To this day when I am asked about examples of purpose-driven people, or great leaders, Dorothy surfaces to the top. Her actions taught me priceless lessons about unconditional love, and about giving until it really hurts, for the care of someone else. Her kindness and gentle spirit showed me that no matter what terrible things might be happening in life, you can still be warm and gracious. And as someone with every right to feel like a victim to be pitied, she demonstrated every single day, what responsibility looked like. Chuck was like that too. I believe I know where he got it from.

There are life lessons and business lessons ready to be learned from Dorothy and others like her. And one of those is the impact of a deep, deep sense of caring – about someone or something. Because with that caring comes that inexplicable, and unstoppable force called love, which enables people to accomplish some extraordinary things.

In our politically correct world, love is a word you have to use carefully in the workplace. But, if you have ever positively loved a job, or a team of colleagues, you will not shy away from it. In fact, the late General John Stanford, a revered leader in both his military and civilian endeavors, was quoted in the book The Leadership Challenge as saying “the secret to success in life is to stay in love.” There is a wonderful paragraph where is describes this belief in rich detail. If an Army General is comfortable with the word love, then perhaps you should be too.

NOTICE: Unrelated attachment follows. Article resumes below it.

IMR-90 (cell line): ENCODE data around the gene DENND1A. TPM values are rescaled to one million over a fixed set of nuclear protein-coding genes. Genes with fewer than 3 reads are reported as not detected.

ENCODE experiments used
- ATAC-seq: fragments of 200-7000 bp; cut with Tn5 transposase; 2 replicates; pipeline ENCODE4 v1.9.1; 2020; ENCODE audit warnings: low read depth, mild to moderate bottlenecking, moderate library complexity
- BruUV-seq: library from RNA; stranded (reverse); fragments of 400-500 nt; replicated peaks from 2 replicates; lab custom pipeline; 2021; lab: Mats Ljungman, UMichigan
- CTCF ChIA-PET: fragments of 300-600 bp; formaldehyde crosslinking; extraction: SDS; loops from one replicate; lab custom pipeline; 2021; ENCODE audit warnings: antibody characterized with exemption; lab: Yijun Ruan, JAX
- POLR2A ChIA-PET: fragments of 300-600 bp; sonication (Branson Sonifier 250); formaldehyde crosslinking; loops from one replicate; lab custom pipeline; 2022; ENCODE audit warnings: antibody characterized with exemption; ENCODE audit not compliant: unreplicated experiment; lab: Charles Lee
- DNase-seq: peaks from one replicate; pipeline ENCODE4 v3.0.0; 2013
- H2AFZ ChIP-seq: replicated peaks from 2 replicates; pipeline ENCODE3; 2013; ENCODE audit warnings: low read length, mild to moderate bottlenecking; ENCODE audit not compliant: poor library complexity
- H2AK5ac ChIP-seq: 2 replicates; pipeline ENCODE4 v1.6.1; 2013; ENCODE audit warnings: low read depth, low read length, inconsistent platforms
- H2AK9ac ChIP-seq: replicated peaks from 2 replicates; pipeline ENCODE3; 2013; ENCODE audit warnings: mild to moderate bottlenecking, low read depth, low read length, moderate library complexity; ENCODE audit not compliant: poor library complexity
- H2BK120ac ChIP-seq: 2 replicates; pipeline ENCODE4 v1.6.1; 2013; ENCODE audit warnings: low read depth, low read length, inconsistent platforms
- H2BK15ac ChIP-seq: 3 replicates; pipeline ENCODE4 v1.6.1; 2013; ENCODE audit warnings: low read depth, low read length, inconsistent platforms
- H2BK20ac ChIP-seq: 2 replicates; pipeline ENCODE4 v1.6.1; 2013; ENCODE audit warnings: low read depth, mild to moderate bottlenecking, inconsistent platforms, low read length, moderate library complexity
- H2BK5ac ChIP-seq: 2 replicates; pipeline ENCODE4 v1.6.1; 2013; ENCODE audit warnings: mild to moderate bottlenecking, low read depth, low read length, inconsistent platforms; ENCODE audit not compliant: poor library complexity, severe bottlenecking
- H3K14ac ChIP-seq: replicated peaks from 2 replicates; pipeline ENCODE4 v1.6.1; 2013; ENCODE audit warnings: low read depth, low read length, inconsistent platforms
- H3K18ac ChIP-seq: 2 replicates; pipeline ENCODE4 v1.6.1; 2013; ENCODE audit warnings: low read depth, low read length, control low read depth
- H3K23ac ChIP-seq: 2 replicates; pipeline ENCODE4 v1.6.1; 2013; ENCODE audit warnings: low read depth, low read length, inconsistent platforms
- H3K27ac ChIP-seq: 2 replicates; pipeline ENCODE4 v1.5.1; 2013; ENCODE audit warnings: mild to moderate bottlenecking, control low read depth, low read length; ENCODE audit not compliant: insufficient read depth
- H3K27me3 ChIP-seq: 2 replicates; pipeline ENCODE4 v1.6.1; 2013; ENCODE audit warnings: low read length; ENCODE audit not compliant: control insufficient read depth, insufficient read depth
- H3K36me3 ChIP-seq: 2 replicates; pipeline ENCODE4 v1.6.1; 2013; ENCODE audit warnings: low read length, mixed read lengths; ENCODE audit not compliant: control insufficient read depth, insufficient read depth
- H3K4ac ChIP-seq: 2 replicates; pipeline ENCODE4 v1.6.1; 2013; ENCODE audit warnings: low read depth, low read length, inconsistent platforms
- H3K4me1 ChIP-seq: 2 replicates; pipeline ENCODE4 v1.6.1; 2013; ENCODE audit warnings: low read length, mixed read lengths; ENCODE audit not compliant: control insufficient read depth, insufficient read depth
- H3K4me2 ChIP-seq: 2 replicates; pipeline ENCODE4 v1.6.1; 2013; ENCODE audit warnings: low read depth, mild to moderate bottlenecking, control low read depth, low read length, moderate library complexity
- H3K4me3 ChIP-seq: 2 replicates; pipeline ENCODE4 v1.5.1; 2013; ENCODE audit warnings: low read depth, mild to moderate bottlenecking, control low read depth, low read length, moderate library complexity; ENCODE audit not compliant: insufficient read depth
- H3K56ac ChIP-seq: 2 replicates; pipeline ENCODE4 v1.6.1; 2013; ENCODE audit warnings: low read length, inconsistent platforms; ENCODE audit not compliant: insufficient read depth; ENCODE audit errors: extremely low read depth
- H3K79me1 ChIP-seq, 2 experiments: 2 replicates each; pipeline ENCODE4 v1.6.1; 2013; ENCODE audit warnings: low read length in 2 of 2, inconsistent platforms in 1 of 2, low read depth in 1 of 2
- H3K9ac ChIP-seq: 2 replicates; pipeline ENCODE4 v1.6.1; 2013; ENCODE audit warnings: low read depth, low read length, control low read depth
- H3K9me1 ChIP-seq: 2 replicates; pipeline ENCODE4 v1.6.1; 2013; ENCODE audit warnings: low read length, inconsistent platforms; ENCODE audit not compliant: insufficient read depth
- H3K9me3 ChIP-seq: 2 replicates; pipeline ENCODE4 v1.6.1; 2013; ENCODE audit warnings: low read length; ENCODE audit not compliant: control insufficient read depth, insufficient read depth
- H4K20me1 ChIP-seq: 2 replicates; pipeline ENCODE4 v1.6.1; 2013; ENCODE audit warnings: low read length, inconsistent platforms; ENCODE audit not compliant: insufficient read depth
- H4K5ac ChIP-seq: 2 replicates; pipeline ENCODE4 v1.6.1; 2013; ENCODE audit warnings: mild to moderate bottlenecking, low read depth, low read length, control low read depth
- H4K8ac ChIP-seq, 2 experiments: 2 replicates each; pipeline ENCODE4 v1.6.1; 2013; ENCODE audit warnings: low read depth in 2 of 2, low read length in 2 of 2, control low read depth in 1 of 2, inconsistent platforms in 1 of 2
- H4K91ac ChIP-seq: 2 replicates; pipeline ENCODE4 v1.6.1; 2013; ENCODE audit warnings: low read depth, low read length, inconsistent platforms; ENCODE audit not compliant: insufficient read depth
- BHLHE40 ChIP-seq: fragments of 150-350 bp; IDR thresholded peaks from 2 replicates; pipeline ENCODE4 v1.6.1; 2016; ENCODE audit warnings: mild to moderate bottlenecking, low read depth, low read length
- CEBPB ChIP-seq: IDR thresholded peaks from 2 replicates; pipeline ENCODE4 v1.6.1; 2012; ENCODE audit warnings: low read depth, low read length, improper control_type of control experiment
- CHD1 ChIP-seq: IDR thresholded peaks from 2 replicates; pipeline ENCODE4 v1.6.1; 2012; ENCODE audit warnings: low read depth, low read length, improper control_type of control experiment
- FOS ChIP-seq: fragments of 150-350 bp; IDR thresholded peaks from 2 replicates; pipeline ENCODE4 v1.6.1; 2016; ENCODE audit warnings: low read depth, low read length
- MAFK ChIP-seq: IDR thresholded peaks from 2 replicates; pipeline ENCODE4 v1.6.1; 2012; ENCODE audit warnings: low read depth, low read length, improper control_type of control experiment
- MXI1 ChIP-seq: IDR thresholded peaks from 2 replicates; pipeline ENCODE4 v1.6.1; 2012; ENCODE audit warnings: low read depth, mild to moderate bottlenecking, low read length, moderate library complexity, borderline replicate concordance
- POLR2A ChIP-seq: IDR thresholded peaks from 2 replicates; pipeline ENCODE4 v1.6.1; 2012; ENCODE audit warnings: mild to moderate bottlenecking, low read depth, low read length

Without lifting a single barbell in the last 45 years of his life, Chuck was one of the strongest, toughest people I have ever known. However, in my mind, his greatest attribute may have been his acceptance. He accepted who he was, the life he could live, and most importantly, he accepted the endless help of those who loved him. It is not easy for many to accept help, especially in the workplace, where that acceptance is too often seen as a sign of weakness, vulnerability or ineptitude. However, be aware there are likely many people around you at work – colleagues, direct reports, even bosses, who have a genuine desire to help you become better. Hopefully, you will be like Chuck, and accept that help and support for the gifts they are. And if you are like Dorothy, you will be more selfless in your willingness to reach out to others, in order to help them become great.

So thank you, Chuck and Dorothy, for reminding us what can ultimately be accomplished with enough caring and love. Hopefully we will never forget the lessons. And may you continue to feel the love of so many people, inside and outside of your family, whom you both have deeply touched.

Comments

  1. Steve-

    Very moving tribute and memory of two wonderful human beings! Dorothy is THE role-model we all look for in our lives. She exemplifies that leadership is an act of love – unconditional love. To not only speak it but to live it is rare. This is reminder to try harder to live into compassion and love others to lead!

    Carrpe Diem!

    Dave

    • Steve Costs says:

      Dave, well said. In the often antagonistic worlds of business and political leadership, your reminder is frequently forgotten.